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    Say you buy a share that pays no dividend. It goes up. You sell for more than you bought it for. Is that a good investment?

    you buy a property for 500k with a 100k deposit. Cashflow negative. To you thats a bad investment. It doubles in 10 years. Is it really a bad investment?

    you buy a 500k property with cash. Cashflow positive. To you thats good. Doesnt grow in 10 years. Which is better?

    in more technical speak, you have to look at all cashflows, including sale, not just rent and expenses. Then theres depreciation, refinancing, tax savings on death if you structure it correctly......
     
    Last edited: 27th Feb, 2020
  9. FatElephant

    FatElephant Well-Known Member

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    I think you've still got a whole lot more reading and learning to do and sitting down and thinking about WHY you want to invest in property first, working out your risk profile, and then see a broker if you haven't already (you will find using online calculators can be extremely inaccurate) to get an idea of your true borrowing capacity. And potentially build your team of professionals to help you get started before even looking at where to buy.

    The very rookie mistake that most newbie investors do is to jump straight into the 'where should I buy' train before they've established their fundamentals.
     
    Last edited: 27th Feb, 2020
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  10. Trainee

    Trainee Well-Known Member

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    Think the op digested certain popular investing books and think its gospel.
     
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  11. The Y-man

    The Y-man Moderator Staff Member

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    As the others have said above, it depends on the scope of view.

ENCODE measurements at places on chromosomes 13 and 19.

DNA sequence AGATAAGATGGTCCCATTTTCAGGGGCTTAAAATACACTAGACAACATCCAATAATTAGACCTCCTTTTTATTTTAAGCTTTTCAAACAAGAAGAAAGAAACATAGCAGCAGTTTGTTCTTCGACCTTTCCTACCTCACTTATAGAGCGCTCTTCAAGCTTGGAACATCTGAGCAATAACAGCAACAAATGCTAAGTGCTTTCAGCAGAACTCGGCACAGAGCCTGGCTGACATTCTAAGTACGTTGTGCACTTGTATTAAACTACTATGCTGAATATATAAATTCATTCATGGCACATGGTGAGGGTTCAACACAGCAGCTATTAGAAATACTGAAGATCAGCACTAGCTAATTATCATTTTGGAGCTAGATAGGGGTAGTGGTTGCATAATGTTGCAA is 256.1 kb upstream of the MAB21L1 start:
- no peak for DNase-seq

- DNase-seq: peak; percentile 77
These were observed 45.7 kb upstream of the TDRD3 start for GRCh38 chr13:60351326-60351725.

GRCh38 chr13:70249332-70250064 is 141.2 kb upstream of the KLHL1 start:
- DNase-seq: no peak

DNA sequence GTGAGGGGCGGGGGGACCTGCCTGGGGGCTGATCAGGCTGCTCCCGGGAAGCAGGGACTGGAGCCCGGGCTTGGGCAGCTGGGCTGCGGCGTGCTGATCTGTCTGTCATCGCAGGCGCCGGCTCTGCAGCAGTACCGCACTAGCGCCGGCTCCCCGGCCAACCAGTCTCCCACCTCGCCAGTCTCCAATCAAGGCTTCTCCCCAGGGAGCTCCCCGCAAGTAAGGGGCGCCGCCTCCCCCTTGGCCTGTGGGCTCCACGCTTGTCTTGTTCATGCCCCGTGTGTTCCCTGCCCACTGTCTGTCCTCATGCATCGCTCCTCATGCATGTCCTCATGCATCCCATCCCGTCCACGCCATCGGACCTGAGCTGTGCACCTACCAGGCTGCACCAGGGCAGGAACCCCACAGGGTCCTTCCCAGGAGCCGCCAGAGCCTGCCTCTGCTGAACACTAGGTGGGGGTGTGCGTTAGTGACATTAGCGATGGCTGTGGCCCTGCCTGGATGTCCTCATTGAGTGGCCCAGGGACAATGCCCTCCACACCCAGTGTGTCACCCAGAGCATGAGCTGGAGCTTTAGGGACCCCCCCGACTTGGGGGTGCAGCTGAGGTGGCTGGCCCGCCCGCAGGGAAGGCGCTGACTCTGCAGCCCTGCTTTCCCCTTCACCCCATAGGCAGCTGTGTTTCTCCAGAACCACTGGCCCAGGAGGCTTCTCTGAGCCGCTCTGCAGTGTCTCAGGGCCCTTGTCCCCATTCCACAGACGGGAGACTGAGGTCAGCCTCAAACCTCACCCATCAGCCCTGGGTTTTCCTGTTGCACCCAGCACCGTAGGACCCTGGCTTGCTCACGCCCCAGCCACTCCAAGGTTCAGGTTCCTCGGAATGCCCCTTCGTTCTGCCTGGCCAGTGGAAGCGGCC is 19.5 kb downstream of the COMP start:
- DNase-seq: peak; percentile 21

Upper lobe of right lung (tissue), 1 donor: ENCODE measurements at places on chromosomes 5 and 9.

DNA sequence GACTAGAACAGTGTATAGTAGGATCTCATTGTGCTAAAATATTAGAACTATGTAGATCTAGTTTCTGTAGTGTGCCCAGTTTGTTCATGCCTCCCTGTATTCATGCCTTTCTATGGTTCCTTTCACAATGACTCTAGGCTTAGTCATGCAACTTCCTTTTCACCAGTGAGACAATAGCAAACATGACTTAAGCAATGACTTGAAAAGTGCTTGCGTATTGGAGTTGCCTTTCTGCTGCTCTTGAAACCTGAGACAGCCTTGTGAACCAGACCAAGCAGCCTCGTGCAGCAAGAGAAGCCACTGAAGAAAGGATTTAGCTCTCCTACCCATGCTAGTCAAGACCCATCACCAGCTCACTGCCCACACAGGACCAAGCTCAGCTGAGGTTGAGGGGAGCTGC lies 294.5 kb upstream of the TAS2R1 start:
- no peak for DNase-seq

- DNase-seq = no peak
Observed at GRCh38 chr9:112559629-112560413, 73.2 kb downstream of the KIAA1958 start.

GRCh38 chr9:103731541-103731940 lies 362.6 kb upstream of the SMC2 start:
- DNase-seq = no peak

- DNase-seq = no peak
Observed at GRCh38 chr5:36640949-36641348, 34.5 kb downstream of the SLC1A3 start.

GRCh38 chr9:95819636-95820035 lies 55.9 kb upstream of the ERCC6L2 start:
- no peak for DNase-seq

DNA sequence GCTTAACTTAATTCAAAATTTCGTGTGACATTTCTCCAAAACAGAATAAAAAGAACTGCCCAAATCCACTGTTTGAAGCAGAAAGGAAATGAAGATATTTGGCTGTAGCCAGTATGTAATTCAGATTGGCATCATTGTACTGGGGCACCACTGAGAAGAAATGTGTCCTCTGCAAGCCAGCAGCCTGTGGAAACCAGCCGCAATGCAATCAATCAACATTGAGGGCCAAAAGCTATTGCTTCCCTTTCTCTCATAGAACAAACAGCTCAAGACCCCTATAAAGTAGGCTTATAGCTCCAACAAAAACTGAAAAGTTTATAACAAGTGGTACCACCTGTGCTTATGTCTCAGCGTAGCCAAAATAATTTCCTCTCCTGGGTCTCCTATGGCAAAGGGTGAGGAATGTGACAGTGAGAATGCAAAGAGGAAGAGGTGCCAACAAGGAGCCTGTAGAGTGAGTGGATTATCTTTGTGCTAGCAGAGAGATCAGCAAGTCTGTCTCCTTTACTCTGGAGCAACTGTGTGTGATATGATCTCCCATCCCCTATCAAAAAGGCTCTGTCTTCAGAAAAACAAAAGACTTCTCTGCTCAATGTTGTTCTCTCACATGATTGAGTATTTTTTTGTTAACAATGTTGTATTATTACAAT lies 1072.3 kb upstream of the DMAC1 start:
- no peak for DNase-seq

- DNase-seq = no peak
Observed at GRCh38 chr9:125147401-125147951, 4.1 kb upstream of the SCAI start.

What @Trainee is getting to above is that if it costs you $10k a year to hold BUT it goes up in value $50k a year - wouldn't that be a good investment? Not only that, the 50k is not immediately taxable.

    I get your point however that the exercise becomes a lot harder with that budget.

    I think you may have a chance with something like
    5/83 Rufus Street, Epping, Vic 3076
    if you want to look in the north.

    Otherwise look further out - east, SE, west....

    Another alternative would be to go into jointly investing in commercial properties (I just dumped money into a trust that is netting 6.8% after all management fees, interest payments, etc).

    The Y-man
     
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  12. Sackie

    Sackie Well-known cafe bum of the East Premium Member

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    Imo this is a mindset which greatly limits your investment options. I know many people 'invest' this way. Just know its very limiting and in many ways flawed. Ironically, feeling safe to invest in a place near your home can actually increase your risk greatly. How? Because you are already starting out by limiting yourself out of many markets, as well as different price points. Price point is important because that has ramifications on finance, strategic portfolio expansion and growth, risk, diversification, cash flow, yeilds etc etc.
     
  13. Chabs

    Chabs Well-Known Member

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    By definition if you purchase with the hope of asset appreciation, that’s speculation (on the price).
     
  14. Trainee

    Trainee Well-Known Member

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    So........? If you dont have much, you need to take risk. Learn to manage that risk, giving yourself better odds, instead of avoiding it.